SERVANT: (Picking up the sound) Ding, ding, dong. Ding, ding, dong. May God grant him forgiveness!


BEGGARWOMAN: (With her little girl) Praise be to God!


SERVANT: Ding, ding. dong. May he wait long years for us. Ding, ding, dong.


BEGGARWOMAN: (Loudly with annoyance) Praise be to God!


SERVANT: (Annoyed) Forever!


BEGGARWOMAN: I’ve come for the leavings.


(The bells cease ringing.)


SERVANT: The street’s that way. Today’s leavings are for me.


BEGGARWOMAN: You’ve someone to feed you, woman. My child and I are on our own!


SERVANT: The dogs are on their own too, but they survive.


BEGGARWOMAN: They always give me the scraps.


SERVANT: Get out of here. Who said you could enter? You’ve left dirty footmarks already. (The woman leaves. The Servant goes on cleaning.) Polished floors, cupboards, pedestals, iron bed-frames, while those of us who live in a mud hut with only a plate and a spoon have a bitter pill to swallow. I pray for the day when there’s none of us left to tell the tale! (The bells ring out again) Yes, yes, go on ringing! Bring on the box with its gold trimmings and the silk straps to lift it by! We’ll both end up the same! Rot then, Antonio María Benavides, stiff in your wool suit and your tall boots. Rot! You’ll not be lifting my skirts again behind the stable door!


(At the back of the stage the Women Mourners enter in pairs. They wear voluminous black skirts and shawls and carry black fans. They enter slowly until they have filled the stage.)


SERVANT: (Beginning to wail) Ay, Antonio María Benavides, never will you see these walls again or eat bread in this house! I was the one of all your servants who loved you most. (Pulling at her hair) Must I live on when you are gone? Must I live on?


(The crowd of women have now entered, and Bernarda appears with her five daughters.)


BERNARDA: (To the Servant) Be silent!


SERVANT: (Weeping) Bernarda!


BERNARDA: Less wailing and more work. You should have made sure this house was clean for the mourners. Go. This isn’t your place. (The Servant exits sobbing.) The poor are like animals. It’s as if they’re made of some other substance.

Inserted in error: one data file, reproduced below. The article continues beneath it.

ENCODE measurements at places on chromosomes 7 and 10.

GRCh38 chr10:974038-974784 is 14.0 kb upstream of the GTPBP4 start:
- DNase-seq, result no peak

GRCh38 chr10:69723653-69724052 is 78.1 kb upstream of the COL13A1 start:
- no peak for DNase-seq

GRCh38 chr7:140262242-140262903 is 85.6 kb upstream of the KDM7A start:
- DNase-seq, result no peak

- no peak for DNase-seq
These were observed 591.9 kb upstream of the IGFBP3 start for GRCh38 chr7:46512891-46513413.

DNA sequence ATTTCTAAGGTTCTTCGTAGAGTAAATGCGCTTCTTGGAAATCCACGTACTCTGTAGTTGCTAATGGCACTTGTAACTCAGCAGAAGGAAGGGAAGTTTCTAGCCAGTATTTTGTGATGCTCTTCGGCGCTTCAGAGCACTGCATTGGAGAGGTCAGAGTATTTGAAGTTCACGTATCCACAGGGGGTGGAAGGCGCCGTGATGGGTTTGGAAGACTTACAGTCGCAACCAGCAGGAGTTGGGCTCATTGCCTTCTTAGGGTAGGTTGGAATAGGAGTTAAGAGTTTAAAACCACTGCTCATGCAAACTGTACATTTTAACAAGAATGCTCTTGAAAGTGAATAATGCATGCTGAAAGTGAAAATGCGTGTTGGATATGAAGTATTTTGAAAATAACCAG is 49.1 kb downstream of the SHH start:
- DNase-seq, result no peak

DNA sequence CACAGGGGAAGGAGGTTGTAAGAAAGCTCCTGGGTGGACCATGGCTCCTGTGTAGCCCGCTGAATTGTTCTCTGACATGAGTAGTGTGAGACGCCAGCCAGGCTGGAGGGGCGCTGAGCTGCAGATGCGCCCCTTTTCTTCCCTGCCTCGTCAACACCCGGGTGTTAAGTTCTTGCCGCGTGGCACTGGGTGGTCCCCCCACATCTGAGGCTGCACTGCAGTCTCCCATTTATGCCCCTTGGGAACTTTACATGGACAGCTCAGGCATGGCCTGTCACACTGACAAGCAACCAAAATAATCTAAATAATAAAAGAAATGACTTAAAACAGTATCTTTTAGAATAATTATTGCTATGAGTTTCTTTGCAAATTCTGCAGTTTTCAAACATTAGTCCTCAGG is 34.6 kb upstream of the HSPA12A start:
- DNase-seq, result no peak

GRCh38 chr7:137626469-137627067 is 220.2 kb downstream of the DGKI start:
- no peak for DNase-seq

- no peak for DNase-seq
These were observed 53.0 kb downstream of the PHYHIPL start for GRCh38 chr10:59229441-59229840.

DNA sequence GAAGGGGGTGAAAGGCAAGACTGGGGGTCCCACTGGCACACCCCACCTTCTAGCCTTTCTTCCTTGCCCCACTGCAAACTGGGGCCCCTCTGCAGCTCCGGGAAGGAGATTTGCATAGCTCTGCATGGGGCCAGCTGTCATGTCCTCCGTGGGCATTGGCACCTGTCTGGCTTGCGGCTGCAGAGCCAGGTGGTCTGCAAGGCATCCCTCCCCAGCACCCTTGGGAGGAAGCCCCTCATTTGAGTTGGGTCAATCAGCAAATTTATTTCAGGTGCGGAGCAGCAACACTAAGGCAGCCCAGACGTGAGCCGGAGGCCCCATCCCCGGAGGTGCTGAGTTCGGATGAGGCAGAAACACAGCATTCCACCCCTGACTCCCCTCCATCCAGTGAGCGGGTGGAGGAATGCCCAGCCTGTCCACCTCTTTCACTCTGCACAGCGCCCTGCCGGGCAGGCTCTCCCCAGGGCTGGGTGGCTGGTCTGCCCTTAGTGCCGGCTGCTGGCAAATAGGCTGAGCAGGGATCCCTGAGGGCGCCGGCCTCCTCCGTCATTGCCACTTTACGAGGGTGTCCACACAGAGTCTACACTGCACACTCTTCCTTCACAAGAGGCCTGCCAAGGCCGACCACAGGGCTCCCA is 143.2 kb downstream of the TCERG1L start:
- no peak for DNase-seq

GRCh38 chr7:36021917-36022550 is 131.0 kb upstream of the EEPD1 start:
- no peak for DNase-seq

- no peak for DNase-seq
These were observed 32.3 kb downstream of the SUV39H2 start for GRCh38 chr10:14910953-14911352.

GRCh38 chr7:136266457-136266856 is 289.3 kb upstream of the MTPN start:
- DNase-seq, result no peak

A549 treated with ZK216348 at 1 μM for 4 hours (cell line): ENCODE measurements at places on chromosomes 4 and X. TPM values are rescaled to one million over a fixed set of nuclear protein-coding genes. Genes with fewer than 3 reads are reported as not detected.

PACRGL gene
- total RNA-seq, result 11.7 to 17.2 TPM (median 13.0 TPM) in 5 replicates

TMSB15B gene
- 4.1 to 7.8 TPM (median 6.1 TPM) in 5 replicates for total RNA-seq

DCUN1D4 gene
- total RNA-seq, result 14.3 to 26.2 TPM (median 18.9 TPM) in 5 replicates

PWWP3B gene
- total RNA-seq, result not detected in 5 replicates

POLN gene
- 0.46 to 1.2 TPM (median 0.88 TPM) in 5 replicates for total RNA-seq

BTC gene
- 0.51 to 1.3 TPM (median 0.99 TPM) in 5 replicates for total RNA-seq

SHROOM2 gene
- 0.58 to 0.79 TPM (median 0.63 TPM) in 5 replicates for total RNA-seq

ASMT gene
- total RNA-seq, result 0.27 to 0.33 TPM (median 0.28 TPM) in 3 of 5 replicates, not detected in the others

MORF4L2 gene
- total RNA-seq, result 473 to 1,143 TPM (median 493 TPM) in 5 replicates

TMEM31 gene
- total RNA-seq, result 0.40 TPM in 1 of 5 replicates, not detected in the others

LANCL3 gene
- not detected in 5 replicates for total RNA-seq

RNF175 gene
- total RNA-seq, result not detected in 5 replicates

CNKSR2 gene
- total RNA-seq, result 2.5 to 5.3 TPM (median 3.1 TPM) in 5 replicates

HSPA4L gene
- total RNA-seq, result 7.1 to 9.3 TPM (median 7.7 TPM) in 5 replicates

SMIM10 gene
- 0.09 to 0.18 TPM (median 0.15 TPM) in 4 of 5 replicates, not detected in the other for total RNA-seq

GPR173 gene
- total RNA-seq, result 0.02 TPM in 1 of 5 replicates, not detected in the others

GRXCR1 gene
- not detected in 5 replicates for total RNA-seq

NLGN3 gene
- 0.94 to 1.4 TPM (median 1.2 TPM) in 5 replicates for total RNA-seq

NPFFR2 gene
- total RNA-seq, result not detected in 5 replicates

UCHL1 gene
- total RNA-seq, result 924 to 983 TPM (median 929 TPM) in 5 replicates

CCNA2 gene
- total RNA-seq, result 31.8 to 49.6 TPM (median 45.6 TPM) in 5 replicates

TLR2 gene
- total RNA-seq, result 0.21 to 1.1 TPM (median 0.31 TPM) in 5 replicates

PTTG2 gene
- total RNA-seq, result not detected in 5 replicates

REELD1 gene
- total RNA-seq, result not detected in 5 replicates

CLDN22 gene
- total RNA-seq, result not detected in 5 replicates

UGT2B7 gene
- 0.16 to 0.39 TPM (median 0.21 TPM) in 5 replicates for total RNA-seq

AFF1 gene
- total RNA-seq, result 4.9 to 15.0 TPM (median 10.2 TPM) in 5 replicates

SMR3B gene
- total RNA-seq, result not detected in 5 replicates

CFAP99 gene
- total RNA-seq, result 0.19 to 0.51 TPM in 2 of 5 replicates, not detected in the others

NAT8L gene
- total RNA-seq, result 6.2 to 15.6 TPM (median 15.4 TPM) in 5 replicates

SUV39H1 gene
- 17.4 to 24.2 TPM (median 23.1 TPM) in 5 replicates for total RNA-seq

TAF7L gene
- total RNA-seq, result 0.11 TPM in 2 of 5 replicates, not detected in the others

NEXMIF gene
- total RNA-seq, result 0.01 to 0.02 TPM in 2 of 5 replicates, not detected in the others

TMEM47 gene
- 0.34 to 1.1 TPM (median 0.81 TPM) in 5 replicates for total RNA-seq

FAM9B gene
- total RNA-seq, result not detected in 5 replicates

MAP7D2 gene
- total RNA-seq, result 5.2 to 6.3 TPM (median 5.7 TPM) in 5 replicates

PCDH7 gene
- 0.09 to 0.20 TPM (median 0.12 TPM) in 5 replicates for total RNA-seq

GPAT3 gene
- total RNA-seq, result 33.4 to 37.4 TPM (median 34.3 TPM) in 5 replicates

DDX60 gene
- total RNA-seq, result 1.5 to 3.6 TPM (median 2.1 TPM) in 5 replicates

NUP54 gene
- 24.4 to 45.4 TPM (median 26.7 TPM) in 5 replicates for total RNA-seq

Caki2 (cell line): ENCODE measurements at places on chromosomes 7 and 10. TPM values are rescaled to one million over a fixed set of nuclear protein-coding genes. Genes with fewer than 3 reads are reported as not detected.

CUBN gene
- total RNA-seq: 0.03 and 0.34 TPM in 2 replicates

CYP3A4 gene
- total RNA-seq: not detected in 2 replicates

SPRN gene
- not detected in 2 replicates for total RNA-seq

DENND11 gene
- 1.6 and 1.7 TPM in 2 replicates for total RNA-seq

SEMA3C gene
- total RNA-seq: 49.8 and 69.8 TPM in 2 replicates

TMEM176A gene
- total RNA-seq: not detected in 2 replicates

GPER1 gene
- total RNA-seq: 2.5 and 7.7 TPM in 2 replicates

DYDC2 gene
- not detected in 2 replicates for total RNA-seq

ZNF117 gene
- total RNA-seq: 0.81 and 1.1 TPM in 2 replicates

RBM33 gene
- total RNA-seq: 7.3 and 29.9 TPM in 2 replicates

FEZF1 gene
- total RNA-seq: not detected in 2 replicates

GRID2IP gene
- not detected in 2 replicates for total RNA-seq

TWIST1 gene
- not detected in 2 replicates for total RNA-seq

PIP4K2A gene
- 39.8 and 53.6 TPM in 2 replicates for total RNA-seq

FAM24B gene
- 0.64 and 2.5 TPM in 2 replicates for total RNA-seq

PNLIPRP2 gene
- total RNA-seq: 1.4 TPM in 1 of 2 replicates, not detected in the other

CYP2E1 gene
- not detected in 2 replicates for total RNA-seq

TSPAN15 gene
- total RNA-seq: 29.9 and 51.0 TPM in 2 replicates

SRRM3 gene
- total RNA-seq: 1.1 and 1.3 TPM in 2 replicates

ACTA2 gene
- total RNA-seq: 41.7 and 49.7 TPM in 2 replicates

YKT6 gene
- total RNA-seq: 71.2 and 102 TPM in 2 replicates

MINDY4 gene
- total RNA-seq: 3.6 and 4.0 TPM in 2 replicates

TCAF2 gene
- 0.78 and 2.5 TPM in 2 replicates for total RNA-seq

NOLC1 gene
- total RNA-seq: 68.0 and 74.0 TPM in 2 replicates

FIRST WOMAN: The poor have their sorrows too.


BERNARDA: But they forget them faced with a plate of chickpeas.


YOUNG GIRL: (Timidly) You have to eat to live.


BERNARDA: At your age you shouldn’t speak in front of your elders.


FIRST WOMAN: Hush, child.


BERNARDA: I never let anyone lecture me. Be seated. (They sit. Pause.) (Firmly) Magdalena, stop crying. If you want to weep, get under your bed. Do you hear me?


SECOND WOMAN: (To Bernarda) Have you started harvesting?


BERNARDA: Yesterday.


THIRD WOMAN: The sun feels as heavy as lead.


FIRST WOMAN: I’ve not known heat like this for years!


(Pause. They fan themselves.)


BERNARDA: Is the lemonade ready?


LA PONCIA: (Entering with a large tray, full of small white jars which she hands around.) Yes, Bernarda.


BERNARDA: Give some to the men.


LA PONCIA: They’ve already have theirs in the yard.


BERNARDA: Let them leave the way they entered. I don’t want them coming through here.


YOUNG GIRL: (To Angustias) Pepe el Romano was with the mourners.


ANGUSTIAS: He was there.


BERNARDA: It was his mother. She saw his mother. No one saw Pepe, neither she nor I.


YOUNG GIRL: I thought…


BERNARDA: The widower from Darajali was there. By your aunt. We all saw him. 


SECOND WOMAN: (Aside, in a low voice) Evil, worse than evil!


THIRD WOMAN: (To the Servant) A tongue like a knife!


BERNARDA: Women shouldn’t look at any man in church except the priest, and only because he wears a skirt. Gazing around is for those seeking the warmth of a pair of trousers.


FIRST WOMAN: (In a low voice) Dried up old lizard!


LA PONCIA: (Muttering) A crooked vine to be looking for a man’s heat!


BERNARDA: (Striking the floor with her stick) Praise be to God!


ALL: (Crossing themselves) May He be blessed and praised forever!


BERNARDA:    Rest in peace, with the host

                    of saints above your head!


ALL:              Rest in peace!


BERNARDA:    With St Michael the Archangel

                    armed with his sword of justice.


ALL:              Rest in peace!


BERNARDA:    With the key that opens all gates

                    and the hand that closes them.


ALL:              Rest in peace!


BERNARDA:    With all those who are blessed

                    and the little lights of the field.


ALL:              Rest in peace!


BERNARDA:    With holy charity

                    and the souls of earth and sea.


ALL:              Rest in peace!


BERNARDA: Grant rest to your servant Antonio María Benavides, and the crown of your sacred glory.


ALL: Amen.


BERNARDA: (Rises and chants) ‘Requiem aeternam dona eis, Domine’.


ALL: (Rising and chanting in Gregorian mode) ‘Et lux perpetua luceat eis’. (They cross themselves.)


FIRST WOMAN: May you have health to pray for his soul.


(They begin to file out.)


THIRD WOMAN: You shall never want for a loaf of warm bread.


SECOND WOMAN: Nor a roof over your daughters’ heads.


(They file out past Bernarda. Angustias exits through the door leading to the courtyard.)


FOURTH WOMAN: May you enjoy the true harvest of your marriage.


LA PONCIA: (Entering with a bag) This money is from the men, for prayers.


YOUNG GIRL: (To Magdalena) Magdalena.


BERNARDA: (To Magdalena who is starting to cry) Shhh! (She strikes the floor with her stick. They all leave.) (Towards those who have left) Go on, back to your caves and criticise everything you’ve witnessed! I hope it will be long before you darken my door again.